Mar 252010
Authors: Sara Michael

When HR 3590 surged through the clutches of the House and the Senate on a Democratic wave Sunday night, the U.S. responded with a furor of polarity. The sharp divisions on the health care reform bill that Americans have seen in Congress and on television are reflected in the Colorado and CSU community.

The reform is a “monstrosity,” Colorado Republican Chairman Dick Wadhams said in a prepared statement. In the statement, Wadhams accused President Obama and his associates of “bribery, intimidation, and playing fast and loose with the numbers” to reach the claim that the new bill will reduce the deficit.

He added that the only favorable response from the bill would be the wrath Democrats would face from their voters in November.

“As state Republican chairman, I know this sets the stage for big victories this fall,” Wadhams said. “As an American, I fear for the future of our country unless we repeal this bill.”

In a press statement defending her favorable position on the bill, Colorado Senator Betsy Markey called the reform a “major step toward reining in the skyrocketing costs of health care,” and saying that it is the “biggest deficit reduction bill to come before Congress in over a decade.”

“My vote today isn’t about politics,” she said. “It’s about bringing down health care costs and doing what’s right for the people of Colorado.”

An estimated 750,000 to 770,000 Coloradans lack health insurance, said State Representative for District 52 John Kefalas, and the new bill will bring health insurance to nearly half a million of those.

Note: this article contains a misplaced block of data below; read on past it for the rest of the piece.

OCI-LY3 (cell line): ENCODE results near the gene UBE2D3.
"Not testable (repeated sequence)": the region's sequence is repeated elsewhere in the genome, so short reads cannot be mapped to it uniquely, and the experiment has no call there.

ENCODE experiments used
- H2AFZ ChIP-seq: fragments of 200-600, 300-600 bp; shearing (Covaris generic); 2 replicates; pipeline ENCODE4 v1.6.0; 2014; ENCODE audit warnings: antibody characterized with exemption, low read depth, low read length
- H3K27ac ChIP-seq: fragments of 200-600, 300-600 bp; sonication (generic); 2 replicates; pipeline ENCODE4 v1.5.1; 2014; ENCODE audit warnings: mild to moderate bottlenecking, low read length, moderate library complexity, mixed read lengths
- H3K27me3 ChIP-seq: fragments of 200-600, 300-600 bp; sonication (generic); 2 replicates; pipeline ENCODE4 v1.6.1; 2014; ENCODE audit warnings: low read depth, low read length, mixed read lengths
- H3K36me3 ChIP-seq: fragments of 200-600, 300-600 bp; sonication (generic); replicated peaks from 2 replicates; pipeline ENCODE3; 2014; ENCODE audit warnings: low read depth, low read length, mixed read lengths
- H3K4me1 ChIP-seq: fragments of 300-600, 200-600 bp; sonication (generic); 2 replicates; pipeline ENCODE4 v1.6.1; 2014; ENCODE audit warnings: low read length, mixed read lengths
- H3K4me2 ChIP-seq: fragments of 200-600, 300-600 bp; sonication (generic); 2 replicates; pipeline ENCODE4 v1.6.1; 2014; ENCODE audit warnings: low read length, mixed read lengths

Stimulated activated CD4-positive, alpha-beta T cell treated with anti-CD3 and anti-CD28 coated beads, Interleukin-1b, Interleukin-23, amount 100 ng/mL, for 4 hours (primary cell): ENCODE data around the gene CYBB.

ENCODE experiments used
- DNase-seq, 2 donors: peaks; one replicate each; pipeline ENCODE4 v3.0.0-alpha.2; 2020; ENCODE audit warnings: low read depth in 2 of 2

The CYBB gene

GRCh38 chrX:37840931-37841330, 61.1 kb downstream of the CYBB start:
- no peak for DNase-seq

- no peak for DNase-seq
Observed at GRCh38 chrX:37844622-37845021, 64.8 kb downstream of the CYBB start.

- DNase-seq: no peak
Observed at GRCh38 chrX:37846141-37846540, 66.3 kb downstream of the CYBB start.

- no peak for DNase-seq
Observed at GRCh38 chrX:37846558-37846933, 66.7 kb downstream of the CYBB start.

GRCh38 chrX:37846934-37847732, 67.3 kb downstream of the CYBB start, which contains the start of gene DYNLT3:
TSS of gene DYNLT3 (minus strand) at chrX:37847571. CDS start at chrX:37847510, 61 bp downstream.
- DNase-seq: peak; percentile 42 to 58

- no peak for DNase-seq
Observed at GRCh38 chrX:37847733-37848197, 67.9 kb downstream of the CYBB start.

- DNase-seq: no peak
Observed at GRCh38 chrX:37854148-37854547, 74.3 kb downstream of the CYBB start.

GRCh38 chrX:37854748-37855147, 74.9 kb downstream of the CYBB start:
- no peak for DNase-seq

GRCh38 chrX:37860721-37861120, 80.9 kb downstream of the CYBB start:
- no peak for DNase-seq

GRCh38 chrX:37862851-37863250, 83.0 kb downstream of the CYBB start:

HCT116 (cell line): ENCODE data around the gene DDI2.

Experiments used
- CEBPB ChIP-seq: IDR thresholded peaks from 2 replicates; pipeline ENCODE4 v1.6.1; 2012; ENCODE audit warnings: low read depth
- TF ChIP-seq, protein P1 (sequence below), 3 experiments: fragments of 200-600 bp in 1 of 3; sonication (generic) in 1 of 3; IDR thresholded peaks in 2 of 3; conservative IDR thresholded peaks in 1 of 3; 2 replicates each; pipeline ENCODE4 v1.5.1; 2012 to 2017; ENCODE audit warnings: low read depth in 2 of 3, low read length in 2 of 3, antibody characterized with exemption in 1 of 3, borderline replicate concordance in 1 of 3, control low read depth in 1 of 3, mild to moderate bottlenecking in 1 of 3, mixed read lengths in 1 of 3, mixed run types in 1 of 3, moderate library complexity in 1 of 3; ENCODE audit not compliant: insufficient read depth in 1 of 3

“I’m supportive because there are provisions for things like the elderly. It’s putting forth a lot of important reforms –– people’s needs can’t be denied anymore. It’s not everything I wanted, but it works,” Kefalas said.

Others are not so complacent. On Monday, Attorney General John Suthers brought Colorado into a lawsuit challenging parts of the law.

Governor Bill Ritter defended the constitutionality of the bill. His legislation such as the Colorado Health Care Affordability Act has striven toward this goal in the past in what he calls “tremendous strides,” but, he added, “we can’t do it alone.”

“Colorado and all states need national reform to ensure that people with pre-existing illnesses do not lose coverage or are denied coverage,” he said.

“I am confident the reforms poised to become law in Washington will complement and support Colorado’s efforts, that they are within Congress’ power to regulate commerce, and that they are constitutionally sound.”

While legislators battle over the constitutionality of a mandated health care system, CSU has its own diversity in opinions.

Political Science professor Pam Duncan said she likes the bill, but thinks it could have been better. Still, she said, the bill is a major leap forward after the lengthy battle for health reform.

“Any big change makes the American people uncomfortable,” she said. “Hopefully people will see the benefits, and as they begin to see benefits, they will change.”

“I’m all for it,” said sophomore business major Marianne Miller. “I have health care, but it’s reassuring to know now that I always will regardless.”

Freshman Lacy Shawcroft, a sociology major, disagreed. “I hate it,” she said. “Yes, I don’t have health care. Yes, I have to buy medicine out of pocket, but I’d rather have control of my own life.”

Staff Writer Sara Michael can be reached at

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